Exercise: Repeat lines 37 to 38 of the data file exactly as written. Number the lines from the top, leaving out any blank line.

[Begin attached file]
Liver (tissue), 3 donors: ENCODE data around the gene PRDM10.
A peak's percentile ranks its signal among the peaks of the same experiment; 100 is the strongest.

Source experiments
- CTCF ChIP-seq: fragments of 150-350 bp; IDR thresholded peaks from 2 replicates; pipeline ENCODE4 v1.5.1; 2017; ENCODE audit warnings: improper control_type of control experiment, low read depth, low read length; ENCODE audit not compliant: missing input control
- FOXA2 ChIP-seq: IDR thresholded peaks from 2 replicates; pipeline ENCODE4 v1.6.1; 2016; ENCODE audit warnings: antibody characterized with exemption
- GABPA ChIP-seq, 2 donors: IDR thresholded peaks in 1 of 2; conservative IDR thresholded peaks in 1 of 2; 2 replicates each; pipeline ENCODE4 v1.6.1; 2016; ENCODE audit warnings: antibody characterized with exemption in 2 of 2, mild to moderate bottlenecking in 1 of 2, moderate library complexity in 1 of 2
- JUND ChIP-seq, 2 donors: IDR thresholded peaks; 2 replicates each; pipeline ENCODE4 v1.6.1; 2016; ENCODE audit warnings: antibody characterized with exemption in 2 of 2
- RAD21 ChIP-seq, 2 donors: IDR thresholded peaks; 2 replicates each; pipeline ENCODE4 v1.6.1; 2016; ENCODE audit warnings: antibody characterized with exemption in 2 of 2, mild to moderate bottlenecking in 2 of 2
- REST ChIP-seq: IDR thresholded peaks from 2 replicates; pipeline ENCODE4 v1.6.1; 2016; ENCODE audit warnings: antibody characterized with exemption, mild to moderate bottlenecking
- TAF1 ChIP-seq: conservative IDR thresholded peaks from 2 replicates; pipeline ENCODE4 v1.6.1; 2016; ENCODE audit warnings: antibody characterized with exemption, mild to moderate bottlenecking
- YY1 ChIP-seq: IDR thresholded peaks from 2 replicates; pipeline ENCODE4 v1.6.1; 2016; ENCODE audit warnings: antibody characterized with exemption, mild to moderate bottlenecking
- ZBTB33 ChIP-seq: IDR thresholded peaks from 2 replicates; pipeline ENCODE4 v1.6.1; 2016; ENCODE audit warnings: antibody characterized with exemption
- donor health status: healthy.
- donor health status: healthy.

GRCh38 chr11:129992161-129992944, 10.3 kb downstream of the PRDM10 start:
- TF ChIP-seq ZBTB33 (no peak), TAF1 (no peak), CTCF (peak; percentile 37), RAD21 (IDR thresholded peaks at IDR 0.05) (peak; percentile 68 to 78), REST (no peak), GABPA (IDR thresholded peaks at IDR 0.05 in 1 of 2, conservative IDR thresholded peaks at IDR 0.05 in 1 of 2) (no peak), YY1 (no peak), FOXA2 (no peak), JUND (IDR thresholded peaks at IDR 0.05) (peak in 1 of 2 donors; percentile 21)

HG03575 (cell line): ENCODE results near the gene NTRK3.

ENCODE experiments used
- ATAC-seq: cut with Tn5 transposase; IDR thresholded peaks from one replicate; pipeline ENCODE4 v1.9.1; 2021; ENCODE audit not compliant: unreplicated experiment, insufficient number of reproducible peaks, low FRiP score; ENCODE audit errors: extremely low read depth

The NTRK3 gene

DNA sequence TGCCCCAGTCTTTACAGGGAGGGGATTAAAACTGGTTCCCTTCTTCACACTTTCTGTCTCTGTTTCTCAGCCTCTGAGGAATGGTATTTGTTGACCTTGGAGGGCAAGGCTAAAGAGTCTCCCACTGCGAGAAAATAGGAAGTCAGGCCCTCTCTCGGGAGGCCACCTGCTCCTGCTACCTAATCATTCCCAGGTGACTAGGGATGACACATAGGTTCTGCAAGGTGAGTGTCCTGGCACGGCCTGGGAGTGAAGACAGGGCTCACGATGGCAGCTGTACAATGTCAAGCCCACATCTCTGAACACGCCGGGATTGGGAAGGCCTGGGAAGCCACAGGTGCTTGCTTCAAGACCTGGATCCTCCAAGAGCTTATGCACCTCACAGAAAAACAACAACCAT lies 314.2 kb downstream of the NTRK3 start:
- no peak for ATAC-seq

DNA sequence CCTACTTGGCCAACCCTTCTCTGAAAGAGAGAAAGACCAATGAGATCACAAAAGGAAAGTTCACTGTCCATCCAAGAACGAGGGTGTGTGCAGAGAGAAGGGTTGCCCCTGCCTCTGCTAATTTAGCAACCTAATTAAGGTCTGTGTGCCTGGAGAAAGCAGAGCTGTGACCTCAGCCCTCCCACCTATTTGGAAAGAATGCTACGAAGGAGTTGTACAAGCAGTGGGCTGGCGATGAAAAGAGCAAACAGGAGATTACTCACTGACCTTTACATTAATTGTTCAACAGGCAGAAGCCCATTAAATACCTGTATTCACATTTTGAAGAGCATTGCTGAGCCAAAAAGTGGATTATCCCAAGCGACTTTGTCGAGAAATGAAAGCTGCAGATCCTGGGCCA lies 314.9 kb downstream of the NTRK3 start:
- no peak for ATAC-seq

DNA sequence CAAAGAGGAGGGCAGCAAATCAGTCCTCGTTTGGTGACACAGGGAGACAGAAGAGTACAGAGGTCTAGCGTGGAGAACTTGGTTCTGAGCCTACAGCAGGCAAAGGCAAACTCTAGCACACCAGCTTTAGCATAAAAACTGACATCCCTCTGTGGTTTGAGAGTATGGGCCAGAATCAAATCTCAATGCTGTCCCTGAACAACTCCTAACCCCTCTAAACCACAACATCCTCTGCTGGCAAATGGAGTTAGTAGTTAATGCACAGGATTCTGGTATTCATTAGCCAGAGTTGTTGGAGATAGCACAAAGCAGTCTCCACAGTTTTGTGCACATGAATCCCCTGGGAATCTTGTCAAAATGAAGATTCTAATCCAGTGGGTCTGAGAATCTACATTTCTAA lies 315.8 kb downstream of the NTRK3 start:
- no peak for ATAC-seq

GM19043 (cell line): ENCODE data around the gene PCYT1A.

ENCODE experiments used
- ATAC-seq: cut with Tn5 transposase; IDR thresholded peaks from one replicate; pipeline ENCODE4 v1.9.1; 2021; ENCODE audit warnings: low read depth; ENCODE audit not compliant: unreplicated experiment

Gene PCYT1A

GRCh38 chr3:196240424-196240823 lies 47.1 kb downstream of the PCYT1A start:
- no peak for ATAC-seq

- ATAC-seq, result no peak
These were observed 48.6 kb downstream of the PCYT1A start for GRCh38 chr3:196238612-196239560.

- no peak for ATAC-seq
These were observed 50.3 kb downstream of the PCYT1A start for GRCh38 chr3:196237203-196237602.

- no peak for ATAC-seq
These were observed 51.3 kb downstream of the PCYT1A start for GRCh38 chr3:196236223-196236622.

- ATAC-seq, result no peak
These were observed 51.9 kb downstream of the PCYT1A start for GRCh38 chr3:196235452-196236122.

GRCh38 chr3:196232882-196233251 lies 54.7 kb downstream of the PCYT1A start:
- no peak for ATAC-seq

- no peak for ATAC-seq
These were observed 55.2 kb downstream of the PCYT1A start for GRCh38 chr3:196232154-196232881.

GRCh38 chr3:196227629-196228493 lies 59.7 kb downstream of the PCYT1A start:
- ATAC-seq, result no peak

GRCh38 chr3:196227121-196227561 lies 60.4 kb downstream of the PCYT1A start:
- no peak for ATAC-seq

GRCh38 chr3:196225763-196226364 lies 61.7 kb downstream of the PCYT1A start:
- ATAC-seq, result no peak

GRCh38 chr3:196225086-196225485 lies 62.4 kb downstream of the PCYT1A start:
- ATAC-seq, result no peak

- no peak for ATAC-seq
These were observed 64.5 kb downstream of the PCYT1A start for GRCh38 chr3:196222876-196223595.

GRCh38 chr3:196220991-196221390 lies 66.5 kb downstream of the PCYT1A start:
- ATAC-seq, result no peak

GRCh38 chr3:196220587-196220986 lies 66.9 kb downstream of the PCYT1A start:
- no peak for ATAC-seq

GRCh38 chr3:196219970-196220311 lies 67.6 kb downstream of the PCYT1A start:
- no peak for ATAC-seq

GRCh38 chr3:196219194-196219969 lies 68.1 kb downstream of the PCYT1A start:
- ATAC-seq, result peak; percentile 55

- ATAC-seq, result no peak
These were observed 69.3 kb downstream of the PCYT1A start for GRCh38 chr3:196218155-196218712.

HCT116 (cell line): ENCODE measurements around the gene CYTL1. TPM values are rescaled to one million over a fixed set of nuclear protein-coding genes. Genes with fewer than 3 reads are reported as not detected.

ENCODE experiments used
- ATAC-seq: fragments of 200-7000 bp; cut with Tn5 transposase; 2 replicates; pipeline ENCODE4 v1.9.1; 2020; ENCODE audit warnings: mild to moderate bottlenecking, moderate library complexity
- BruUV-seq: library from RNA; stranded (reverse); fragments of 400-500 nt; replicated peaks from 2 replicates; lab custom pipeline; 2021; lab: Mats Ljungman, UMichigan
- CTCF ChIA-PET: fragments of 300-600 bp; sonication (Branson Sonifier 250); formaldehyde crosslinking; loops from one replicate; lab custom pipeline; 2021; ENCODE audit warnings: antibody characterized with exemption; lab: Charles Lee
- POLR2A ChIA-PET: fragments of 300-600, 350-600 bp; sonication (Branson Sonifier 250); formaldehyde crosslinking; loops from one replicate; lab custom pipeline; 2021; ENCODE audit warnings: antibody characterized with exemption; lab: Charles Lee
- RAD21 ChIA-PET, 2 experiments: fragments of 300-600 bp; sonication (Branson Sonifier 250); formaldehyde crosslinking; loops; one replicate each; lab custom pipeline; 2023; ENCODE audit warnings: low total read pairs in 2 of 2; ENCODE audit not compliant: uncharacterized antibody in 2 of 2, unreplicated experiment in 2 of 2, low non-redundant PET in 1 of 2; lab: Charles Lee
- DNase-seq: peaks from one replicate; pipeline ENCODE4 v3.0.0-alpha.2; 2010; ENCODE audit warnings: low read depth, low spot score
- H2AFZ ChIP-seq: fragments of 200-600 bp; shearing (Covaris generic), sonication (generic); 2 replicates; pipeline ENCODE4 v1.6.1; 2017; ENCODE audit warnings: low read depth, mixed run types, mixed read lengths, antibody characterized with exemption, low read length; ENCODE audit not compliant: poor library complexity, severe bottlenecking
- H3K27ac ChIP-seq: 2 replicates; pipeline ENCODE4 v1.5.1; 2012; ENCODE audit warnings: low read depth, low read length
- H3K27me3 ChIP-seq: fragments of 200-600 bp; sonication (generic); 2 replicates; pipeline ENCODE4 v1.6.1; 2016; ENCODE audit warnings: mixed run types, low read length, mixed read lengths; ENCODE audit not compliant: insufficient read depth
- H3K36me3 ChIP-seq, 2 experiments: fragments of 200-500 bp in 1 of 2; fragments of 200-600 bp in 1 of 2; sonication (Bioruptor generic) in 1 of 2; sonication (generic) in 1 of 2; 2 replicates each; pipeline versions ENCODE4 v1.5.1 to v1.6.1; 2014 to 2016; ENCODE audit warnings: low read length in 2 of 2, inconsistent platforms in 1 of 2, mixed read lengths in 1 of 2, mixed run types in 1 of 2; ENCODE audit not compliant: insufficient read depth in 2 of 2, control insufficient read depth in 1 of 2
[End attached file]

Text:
- no peak for ATAC-seq
These were observed 51.3 kb downstream of the PCYT1A start for GRCh38 chr3:196236223-196236622.